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The three images perused for this exercise do provide the viewer with broad interpretative scope. When looked at without cognizant of the title or the context in which they were made, the range of possible meanings contained in them grows. Take, say, the imaged titled Egon Schiele, Self-Portrait with Spread Fingers, 1911. Self portraits are usually either fair or flattering to the painter. But Schiele takes a non-reverential look at himself in projecting an emaciated and disfigured state. For the viewer unaware of this background, the painting might appear to be that of a leprosy patient whose condition is near terminal. This view is all the more plausible considering the visibility of only four fingers and the lack of symmetry between the two sides of the face – features that are characteristic of leprosy. The cultural background of the viewer will also bear on the impression gathered, for leprosy as a deadly disease is more common in tropical and sub-tropical climes. So, for a European-Caucasian viewer, the painting might speak of acute and terminal stages of tuberculosis. Equally credible is the interpretation that the depiction is that of a survivor in war, with his countenance damaged by a bomb blast.

The picture titled Duck/Rabbit, 1899 is quite interesting. For those now aware of the title, the first impression might be either that of a duck or a rabbit but not both. The observer, upon identifying the duck, might go on to study the finer details of the image, in terms of the size and shape of the brush strokes used. He/she might also look at the black and white contrast effectively employed by the painter. The same is applicable to the viewer who sees the rabbit first. But only upon disclosure of the title Duck/Rabbit would the viewer be pressed to find the other animal embedded within. The cultural background of the viewer is bound to have a negligible effect on perception, for the subject is relatively simple and straightforward. The genius of the painter lay not so much in cultural sensibilities as in the clever imaginative conception of the mirror effect between the two animals.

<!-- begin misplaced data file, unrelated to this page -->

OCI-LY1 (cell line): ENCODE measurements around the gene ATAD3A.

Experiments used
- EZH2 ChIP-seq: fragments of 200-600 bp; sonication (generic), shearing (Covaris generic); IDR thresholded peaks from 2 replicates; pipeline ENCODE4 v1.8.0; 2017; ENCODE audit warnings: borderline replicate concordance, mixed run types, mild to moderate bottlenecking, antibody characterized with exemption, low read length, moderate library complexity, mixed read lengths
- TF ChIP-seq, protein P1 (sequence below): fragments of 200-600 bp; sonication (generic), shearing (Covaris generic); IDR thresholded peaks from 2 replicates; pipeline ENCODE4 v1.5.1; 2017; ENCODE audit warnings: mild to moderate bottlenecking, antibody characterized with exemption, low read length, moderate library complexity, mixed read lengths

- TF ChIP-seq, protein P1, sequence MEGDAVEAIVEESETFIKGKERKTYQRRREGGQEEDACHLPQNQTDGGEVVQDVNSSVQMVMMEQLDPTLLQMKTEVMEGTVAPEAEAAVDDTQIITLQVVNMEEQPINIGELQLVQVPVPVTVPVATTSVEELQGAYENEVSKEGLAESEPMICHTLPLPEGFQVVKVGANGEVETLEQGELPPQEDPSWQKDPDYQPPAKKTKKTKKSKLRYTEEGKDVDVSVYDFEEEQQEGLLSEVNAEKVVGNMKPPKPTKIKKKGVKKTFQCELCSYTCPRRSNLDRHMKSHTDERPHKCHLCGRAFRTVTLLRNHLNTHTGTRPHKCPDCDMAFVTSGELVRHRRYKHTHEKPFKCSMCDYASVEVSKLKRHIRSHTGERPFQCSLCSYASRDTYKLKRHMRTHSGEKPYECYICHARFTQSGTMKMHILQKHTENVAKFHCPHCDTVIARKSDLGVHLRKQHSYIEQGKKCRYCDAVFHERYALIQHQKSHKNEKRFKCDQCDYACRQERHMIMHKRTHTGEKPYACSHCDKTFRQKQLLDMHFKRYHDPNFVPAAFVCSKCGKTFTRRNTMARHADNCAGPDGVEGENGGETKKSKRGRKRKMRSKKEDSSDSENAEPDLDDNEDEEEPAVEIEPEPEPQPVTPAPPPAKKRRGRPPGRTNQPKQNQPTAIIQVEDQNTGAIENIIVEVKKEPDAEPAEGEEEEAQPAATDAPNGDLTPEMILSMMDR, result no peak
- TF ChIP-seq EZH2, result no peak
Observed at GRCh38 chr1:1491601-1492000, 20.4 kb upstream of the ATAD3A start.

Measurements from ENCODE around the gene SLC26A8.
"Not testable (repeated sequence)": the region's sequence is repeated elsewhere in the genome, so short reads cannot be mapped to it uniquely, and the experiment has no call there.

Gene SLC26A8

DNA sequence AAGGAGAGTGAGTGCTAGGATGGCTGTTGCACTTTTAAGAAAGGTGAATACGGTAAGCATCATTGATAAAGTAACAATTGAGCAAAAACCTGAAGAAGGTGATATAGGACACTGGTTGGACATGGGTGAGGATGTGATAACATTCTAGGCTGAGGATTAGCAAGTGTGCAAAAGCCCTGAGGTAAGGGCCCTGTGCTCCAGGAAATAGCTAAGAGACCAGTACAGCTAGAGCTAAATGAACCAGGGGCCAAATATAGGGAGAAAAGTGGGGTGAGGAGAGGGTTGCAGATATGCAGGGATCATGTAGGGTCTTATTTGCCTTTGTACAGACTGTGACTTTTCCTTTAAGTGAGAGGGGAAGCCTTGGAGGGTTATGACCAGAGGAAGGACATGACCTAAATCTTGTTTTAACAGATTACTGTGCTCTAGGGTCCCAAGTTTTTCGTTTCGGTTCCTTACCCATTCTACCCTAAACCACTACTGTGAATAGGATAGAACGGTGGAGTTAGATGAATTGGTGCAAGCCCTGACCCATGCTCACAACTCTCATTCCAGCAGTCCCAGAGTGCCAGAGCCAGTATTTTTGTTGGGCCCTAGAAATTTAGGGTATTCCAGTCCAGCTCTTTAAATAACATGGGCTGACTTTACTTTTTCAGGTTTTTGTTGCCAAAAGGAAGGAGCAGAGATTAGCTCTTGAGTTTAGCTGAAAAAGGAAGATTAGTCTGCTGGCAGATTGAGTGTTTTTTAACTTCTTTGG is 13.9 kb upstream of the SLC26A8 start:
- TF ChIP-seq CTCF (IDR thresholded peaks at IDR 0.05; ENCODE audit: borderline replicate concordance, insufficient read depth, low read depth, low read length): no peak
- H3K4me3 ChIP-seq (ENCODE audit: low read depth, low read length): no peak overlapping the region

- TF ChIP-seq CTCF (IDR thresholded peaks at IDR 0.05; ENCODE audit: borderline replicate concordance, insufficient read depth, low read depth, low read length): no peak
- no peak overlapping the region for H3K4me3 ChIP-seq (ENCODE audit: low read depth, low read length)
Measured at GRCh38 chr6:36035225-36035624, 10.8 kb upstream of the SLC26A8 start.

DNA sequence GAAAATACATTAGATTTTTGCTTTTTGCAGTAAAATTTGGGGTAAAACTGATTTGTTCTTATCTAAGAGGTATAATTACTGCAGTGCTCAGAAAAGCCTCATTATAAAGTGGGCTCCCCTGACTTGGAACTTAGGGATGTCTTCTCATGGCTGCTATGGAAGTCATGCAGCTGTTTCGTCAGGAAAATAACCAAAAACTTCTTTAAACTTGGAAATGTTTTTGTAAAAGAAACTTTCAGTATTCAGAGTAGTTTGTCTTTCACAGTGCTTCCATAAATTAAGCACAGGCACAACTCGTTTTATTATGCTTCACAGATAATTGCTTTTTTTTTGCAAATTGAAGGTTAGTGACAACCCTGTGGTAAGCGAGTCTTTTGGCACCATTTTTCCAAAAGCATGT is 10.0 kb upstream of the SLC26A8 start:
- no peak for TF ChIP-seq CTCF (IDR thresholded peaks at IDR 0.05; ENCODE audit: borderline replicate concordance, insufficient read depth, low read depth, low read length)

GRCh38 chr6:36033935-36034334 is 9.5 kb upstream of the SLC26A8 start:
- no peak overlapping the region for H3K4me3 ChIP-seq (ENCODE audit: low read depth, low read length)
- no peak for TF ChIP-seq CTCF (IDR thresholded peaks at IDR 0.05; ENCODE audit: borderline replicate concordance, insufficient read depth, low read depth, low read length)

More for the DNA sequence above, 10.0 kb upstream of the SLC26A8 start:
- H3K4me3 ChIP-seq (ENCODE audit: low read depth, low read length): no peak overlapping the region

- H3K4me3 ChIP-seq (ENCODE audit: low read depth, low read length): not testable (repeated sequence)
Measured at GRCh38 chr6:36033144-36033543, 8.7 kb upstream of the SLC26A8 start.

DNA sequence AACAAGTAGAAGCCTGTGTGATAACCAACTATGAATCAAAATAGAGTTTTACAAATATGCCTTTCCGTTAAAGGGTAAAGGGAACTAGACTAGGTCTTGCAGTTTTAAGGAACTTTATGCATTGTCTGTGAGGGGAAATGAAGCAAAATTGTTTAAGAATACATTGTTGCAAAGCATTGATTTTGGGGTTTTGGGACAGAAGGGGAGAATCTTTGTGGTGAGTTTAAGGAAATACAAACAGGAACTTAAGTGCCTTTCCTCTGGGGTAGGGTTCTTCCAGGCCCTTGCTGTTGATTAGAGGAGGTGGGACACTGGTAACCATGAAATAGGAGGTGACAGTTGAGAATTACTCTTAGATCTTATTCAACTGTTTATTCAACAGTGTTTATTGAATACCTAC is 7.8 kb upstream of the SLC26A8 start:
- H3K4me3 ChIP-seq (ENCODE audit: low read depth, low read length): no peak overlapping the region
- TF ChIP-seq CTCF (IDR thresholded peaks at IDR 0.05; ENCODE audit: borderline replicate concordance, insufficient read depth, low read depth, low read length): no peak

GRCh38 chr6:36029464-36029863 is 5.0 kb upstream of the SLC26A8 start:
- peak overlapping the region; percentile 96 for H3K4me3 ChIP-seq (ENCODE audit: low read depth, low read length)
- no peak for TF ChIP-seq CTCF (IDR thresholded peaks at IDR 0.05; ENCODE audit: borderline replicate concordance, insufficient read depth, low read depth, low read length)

The image Weegee, Their First Murder, 1941 is quite complex, in that, each individual in the photo gives a different expression. Some flinch as if in pain, while other show a hint of a smile, and some others just show curiosity, making singular interpretation a arduous task. The only adult in the image is the elegantly dressed lady, other are boys and girls of varying ages. But based on the dressing and hair styles worn one could deduce the image to be related to the Second World War. A cultural familiarity to this event is crucial for such an interpretation, for the writer is reminded of images from the film Schindler’s List. According to this view, the picture could have been taken in the streets of an East European nation, as the Third Reich was sifting the population for Jews. A viewer from the Far East who is not acquainted with the European theatre of the war may remain clueless as to its image.

Hence, in conclusion, acclimatization to the culture of the artist and his/her work is important in getting a honest grasp of the image or painting. As the three images illustrated, the culture and milieu not only gives credence to an interpretation, but also offers vital information. Without this information not only would the lay observer be unable to interpret the visual properly but his/her appreciation of the work will also be limited.

The three images perused for this exercise do provide the viewer with broad interpretative scope. When looked at without cognizant of the title or the context in which they were made, the range of possible meanings contained in them grows. Take, say, the imaged titled Egon Schiele, Self-Portrait with Spread Fingers, 1911. Self portraits are usually either fair or flattering to the painter. But Schiele takes a non-reverential look at himself in projecting an emaciated and disfigured state. For the viewer unaware of this background, the painting might appear to be that of a leprosy patient whose condition is near terminal. This view is all the more plausible considering the visibility of only four fingers and the lack of symmetry between the two sides of the face – features that are characteristic of leprosy. The cultural background of the viewer will also bear on the impression gathered, for leprosy as a deadly disease is more common in tropical and sub-tropical .

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